Smith & Wesson dominated the early era (1855+) as they introduced to the US revolvers firing metallic cartridges, whereas previous weapons used paper cartridges. Their handguns thus were quite common during the Civil War.
A generic Old West S&W revolver is less powerful than a Colt – their Model 1 fired .22 rimfire and the Model 2 fired .32 rimfire, which are weak rounds by modern standards.
Even though the Model 3 (often known as the Schofield) fired .44 rounds, it was still seen as less powerful than Colt handguns, which crammed a lot of powder in their cartridges (so much than an early model, the Colt Walker, had a propensity toward exploding).
On the other hand, the iconic S&W will be more reliable (as people associate it with more modern cartridges with a reasonable powder load), and benefits from the Smith & Wesson ejector system. The latter is an important asset once six shots have been fired.
The normal procedure for reloading an Old West revolver is to open the cylinder, punch out the empties one by one using the cylinder rod, load each chamber individually with fresh cartridges (presumably taken one by one from ammunition loops on your belt), then snap the cylinder back in position and ready the hammer.
With combat stress, this can easily take twenty seconds and there’s a chance of fumbling.
By contrast, the generic S&W has a gadget that ejects all empties (that is, the brass casings that used to contain powder and a bullet) at once. The game stats below exaggerate this asset, making the S&W reload dramatically faster than the Colt.
DCH S&W Revolver [BODY 03, Projectile weapon: 03, Ammo: 06, R#03, Drawback: Long Reload, Note: may require an Automatic Action to work the action unless this is waived by the GM for this campaign].
M&M S&W Revolver [Ranged Ballistic Damage 3, Note: may require a Move Action to work the action unless this is waived by the GM for this campaign].
Here is a Smith & Wesson Model 2 – which is indeed the second model the company produced, though their smaller Model 1 went through several revisions. This gun will chiefly appear in stories set during the 1860s.
The other iconic model is the S&W Model 3, particularly in its Schofield Army-revised version. It never quite had the success of the Colt Single Action Army, but Wyatt Earp and Jesse James both famously used one. If an Old West character has “a Smith & Wesson”, it is presumably a Schofield.
This one-minute video shows how a Schofield is reloaded. The presence of the ejector can’t be missed, really.
The silhouette of the Remington New Model Army (1858, revised to fire a metallic cartridge in 1875) is almost as famous as that of the Peacemaker. When it appears in movies, it is usually treated as a Colt, being another large .44 sixgun.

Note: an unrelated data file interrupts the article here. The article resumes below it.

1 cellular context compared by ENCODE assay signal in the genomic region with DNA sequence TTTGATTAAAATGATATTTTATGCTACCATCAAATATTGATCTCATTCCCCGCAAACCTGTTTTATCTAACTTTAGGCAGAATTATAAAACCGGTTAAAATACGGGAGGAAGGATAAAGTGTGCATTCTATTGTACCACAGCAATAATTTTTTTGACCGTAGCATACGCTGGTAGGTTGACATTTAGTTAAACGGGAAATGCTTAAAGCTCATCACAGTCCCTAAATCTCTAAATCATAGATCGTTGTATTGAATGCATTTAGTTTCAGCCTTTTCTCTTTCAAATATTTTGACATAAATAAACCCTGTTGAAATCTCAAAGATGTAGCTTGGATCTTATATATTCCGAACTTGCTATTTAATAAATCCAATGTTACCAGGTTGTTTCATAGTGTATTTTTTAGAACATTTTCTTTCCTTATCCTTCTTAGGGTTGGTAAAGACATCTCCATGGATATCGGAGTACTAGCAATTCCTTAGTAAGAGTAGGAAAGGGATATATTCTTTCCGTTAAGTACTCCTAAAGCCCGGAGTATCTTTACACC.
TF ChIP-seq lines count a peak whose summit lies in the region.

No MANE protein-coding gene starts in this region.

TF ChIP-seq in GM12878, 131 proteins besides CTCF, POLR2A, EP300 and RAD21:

A notable characteristic of the New Model is that its cylinder could be quickly removed and replaced by a new one – presumably pre-loaded. The shape under the barrel is actually a lever, and pulling it back is the main action to take when switching cylinders.
While this is usually overlooked at least one major movie (Pale Rider) features the lone hero using a number of pre-loaded spare cylinders during the climactic gunfight.
Reloading this way is far less convenient than using a modern revolver speedloader – the engineering is much less precise, and there’s the matter of carrying spare cylinders loaded with period percussion caps. While the mercury fulminate in these caps is less temperamental than nitro (or even early dynamite), it is not C4, and accidental discharge can easily occur if a spare cylinder is banged against something.
Still, a fictional character using this feature of his Remington New Model will presumably have the training, practice and narrative immunity to negate these problems. In the game stats below, the reload time has been compressed in a cinematic manner.
DCH Remington Revolver [BODY 03, Rec. STR 03, Projectile weapon: 04, Ammo: 06, R#04, Drawback: Long Reload, Note: may require an Automatic Action to work the action unless this is waived by the GM for this campaign].
M&M Remington Revolver [Ranged Ballistic Damage 3, Feature (switchable cylinder), Note: may require a Move Action to work the action unless this is waived by the GM for this campaign]
Here is a New Model Army :
This one-minute video shows and explain how to change the cylinder on a 1858 Remington. Hey, it might be handy in case of a time travel accident.
This is either a full-sized revolver used by mook and rable, or a small revolver carried by a capable pistolero as a backup weapon. Likely calibres include .32, .31 or even .22 rounds.